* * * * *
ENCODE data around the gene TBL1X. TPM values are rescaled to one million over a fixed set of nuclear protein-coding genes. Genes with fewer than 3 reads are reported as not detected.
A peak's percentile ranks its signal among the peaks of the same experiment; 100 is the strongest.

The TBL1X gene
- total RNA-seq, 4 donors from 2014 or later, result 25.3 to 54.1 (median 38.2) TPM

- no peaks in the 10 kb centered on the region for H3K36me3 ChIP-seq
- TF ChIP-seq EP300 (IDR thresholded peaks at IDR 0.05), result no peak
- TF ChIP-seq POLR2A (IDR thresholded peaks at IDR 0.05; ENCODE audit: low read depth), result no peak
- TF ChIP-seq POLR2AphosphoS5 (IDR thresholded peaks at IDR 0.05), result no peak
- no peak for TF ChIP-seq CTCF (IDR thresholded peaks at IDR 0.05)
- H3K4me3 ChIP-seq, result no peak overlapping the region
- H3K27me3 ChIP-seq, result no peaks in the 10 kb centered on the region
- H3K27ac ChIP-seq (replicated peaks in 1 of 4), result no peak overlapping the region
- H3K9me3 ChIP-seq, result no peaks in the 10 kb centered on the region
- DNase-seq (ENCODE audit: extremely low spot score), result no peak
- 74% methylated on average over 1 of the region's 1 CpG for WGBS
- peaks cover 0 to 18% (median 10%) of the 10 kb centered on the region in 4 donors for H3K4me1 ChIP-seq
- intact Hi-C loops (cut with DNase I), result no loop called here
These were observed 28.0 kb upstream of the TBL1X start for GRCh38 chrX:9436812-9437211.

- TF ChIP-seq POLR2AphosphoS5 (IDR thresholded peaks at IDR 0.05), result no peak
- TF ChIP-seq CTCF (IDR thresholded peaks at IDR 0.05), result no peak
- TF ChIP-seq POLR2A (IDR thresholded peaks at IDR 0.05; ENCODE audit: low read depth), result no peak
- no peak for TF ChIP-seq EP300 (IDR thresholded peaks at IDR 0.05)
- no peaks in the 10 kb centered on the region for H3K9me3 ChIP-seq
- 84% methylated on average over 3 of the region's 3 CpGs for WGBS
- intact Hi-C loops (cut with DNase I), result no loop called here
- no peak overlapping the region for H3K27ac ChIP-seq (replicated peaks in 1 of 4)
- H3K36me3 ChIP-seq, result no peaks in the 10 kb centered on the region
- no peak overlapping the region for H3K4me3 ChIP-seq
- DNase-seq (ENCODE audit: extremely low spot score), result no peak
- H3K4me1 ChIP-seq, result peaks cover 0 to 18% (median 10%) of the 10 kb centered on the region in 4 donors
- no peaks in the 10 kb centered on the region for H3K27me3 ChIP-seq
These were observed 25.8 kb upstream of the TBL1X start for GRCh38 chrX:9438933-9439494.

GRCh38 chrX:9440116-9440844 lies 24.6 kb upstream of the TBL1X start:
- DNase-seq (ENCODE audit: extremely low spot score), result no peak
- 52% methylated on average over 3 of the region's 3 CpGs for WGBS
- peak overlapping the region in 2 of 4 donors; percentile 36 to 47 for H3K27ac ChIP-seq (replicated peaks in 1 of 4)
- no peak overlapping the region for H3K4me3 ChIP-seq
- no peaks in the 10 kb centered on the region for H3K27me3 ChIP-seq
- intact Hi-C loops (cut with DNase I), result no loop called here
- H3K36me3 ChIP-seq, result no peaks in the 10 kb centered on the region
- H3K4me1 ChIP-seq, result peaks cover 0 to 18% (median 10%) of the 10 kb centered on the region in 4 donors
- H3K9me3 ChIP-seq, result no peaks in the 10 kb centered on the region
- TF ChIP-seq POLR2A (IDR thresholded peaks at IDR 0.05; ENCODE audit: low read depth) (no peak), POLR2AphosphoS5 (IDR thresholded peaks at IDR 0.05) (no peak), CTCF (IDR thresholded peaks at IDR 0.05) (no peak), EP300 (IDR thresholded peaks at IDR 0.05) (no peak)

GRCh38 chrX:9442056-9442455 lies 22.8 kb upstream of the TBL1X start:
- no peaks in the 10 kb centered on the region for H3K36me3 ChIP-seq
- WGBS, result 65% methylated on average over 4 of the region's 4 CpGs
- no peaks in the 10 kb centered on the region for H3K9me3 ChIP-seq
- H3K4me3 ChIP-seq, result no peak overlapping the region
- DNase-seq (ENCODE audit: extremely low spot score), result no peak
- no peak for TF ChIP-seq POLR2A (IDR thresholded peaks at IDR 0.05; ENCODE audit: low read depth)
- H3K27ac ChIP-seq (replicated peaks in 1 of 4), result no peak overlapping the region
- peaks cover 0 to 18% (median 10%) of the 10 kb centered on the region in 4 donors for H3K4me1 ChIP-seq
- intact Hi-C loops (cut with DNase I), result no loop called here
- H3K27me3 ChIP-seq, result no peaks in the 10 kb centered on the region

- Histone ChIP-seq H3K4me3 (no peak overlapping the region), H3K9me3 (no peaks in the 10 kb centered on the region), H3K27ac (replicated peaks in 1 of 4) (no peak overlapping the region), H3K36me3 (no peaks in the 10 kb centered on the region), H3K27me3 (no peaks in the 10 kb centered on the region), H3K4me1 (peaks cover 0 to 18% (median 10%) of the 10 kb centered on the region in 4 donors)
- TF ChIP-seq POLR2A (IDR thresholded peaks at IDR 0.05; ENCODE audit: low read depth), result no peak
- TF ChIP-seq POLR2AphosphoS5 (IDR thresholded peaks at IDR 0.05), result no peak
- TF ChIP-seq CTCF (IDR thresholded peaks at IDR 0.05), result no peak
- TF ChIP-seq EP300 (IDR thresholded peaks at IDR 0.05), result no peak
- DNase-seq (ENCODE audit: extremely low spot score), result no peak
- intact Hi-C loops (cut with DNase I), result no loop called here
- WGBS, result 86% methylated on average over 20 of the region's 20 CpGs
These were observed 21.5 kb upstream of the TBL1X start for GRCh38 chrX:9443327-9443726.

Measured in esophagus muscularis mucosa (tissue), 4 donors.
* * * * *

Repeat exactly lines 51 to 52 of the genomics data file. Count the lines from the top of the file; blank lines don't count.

- H3K27ac ChIP-seq (replicated peaks in 1 of 4), result no peak overlapping the region
- peaks cover 0 to 18% (median 10%) of the 10 kb centered on the region in 4 donors for H3K4me1 ChIP-seq